SCOTUS ruling on marriage equality raises new question

Many people are celebrating the ruling from the US Supreme Court which makes same-sex marriage legal across the country. Some people, like Ted Cruz, say the ruling marks “one of the darkest hours of our nation.”

There are many sound bites from supporters and opponents of the issue. However the ruling itself recognizes marriage as a fundamental right. The majority opinion states, “The challenged laws burden the liberty of same-sex couples, and they abridge central precepts of equality. The marriage laws at issue are in essence unequal: Same-sex couples are denied benefits afforded opposite-sex couples and are barred from exercising a fundamental right.” Adding, “The right to marry is a fundamental right inherent in the liberty of the person, and under the Due Process and Equal Protection Clauses of the Fourteenth Amendment couples of the same-sex may not be deprived of that right and that liberty. Same-sex couples may exercise the fundamental right to marry.”

Fundamental rights are not something that should be regulated or licensed. But what exactly are fundamental rights? It could be argued that the right to life, liberty and pursuit of happiness are the fundamental rights, and they are the ones specified in the Declaration of Independence. I would expound to say that anything that is does not cause a real victim is a fundamental right. I say real victim to differentiate between the imagined victim of “society” as the victim if x is allowed to happen unhindered.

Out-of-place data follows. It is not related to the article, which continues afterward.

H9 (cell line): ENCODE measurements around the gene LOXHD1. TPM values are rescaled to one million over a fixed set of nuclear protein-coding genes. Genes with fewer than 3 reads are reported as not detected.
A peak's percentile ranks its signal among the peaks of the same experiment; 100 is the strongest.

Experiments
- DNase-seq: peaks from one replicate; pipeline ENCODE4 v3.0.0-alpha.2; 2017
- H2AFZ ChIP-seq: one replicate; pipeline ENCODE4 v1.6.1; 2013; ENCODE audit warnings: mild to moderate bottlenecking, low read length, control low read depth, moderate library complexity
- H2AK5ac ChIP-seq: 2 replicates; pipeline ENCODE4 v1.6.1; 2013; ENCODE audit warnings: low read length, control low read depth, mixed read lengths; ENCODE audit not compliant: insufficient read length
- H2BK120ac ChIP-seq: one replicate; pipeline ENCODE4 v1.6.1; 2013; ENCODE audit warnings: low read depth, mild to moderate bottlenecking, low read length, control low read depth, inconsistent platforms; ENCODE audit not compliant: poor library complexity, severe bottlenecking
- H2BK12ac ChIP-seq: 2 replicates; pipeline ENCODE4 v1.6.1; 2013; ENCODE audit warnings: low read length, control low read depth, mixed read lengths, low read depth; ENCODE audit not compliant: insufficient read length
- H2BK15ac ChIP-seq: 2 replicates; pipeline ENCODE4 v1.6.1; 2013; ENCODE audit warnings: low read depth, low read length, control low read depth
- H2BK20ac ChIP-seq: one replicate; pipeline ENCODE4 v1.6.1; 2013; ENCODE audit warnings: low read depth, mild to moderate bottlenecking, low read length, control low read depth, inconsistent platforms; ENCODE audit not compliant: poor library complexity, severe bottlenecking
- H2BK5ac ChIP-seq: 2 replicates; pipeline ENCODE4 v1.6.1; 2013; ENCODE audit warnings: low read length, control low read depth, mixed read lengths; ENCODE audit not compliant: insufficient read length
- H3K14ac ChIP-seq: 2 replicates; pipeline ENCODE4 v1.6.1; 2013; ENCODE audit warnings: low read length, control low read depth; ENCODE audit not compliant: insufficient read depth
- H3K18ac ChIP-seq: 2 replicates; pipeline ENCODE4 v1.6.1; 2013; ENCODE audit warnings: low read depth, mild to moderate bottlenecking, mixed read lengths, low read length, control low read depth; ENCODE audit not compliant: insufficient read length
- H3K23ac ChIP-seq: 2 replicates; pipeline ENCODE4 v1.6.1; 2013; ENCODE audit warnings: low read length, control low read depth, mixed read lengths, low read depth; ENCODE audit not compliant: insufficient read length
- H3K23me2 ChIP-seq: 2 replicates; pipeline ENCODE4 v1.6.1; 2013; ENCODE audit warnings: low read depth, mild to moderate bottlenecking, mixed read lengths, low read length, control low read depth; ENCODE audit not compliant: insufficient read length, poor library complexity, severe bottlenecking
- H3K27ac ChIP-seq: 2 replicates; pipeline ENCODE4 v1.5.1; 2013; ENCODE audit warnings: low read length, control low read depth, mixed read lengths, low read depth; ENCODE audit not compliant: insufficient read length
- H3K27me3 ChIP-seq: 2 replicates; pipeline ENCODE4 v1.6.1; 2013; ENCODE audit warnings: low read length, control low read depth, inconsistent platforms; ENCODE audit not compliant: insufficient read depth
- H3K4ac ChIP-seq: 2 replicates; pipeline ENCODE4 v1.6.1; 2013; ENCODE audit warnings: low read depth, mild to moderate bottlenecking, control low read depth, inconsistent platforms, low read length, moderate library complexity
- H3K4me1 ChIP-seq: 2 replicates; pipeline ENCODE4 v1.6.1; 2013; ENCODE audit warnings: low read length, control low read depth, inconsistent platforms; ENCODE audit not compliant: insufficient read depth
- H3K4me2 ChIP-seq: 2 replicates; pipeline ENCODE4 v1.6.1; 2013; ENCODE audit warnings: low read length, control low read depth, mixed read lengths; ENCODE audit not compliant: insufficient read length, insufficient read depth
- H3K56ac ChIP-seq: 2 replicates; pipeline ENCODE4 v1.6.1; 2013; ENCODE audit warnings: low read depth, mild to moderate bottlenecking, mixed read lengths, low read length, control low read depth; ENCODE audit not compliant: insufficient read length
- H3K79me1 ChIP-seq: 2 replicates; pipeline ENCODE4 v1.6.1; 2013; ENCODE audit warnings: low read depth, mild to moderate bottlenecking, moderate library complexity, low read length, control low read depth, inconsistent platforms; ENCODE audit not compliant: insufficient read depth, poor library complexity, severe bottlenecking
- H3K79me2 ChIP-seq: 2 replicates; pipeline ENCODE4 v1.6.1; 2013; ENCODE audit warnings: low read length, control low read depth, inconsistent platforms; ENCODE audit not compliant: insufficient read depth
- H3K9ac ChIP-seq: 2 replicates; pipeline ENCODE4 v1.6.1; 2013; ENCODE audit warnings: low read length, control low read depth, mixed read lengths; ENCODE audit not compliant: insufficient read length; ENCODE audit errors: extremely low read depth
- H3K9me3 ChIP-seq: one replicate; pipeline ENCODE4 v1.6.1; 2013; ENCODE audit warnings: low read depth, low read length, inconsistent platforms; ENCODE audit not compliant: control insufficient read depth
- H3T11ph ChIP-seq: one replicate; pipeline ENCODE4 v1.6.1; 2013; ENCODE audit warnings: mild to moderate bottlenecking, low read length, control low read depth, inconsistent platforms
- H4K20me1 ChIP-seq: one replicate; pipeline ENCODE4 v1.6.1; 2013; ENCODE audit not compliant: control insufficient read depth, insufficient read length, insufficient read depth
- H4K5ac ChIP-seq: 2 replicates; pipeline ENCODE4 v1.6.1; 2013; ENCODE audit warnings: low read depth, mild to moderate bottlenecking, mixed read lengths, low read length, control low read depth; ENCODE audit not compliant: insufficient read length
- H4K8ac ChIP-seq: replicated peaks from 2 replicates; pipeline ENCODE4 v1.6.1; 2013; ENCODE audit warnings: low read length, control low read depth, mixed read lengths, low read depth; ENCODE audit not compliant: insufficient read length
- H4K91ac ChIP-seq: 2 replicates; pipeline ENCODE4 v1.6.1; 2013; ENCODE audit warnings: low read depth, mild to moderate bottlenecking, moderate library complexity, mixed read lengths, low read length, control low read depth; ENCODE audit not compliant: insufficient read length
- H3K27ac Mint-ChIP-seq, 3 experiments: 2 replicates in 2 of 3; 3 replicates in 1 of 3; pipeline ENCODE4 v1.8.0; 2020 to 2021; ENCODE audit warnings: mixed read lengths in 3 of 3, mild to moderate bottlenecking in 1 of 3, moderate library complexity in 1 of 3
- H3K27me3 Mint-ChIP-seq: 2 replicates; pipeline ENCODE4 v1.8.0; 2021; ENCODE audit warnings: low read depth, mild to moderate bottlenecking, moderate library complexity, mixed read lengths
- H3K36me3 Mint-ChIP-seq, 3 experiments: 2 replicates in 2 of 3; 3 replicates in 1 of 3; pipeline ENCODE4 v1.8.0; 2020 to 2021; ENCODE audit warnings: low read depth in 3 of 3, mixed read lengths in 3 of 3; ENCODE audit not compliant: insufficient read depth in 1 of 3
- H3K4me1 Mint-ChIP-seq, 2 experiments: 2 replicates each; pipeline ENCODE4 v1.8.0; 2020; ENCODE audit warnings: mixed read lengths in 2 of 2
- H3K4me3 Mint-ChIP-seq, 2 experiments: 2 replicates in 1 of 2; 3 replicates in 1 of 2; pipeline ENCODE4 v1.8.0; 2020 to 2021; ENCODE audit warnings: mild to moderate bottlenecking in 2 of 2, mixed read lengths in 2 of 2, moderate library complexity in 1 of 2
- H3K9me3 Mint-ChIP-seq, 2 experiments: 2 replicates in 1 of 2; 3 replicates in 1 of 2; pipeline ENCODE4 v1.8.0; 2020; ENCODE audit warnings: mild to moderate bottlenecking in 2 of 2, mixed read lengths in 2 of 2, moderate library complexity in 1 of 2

Supporters of freedom believe that no person or group has more rights than any other person or group. Meaning that if I have a fundamental right to do a certain thing, everyone else has that same right. There is, however a difference between someone being able to exercise a right – which governments often prevent – and the person actually having the right. In this case, the Supreme Court ruled that same-sex couples can exercise their fundamental right to get married. Jesse Kline of the National Post wrote, “the central question… is whether the state should be dictating the domestic arrangements of consenting adults.” I say: “NO!” If two consenting adults can get married, then any number of consenting adults should be allowed to do so, as long as the relationship remains consensual. If a man and woman wish to get married, and either partner wishes to bring another person into the relationship, they should legally be allowed to do so, as long as the relationship remains consensual.

The Supreme Court ruling which allows same-sex couples to legally marry may be a small step forward in equal protection under the law for a small group, though it is two steps back in removing government interference in people’s lives and relationships. One can only hope that at some point, governments begin removing licensing and regulations over personal matters.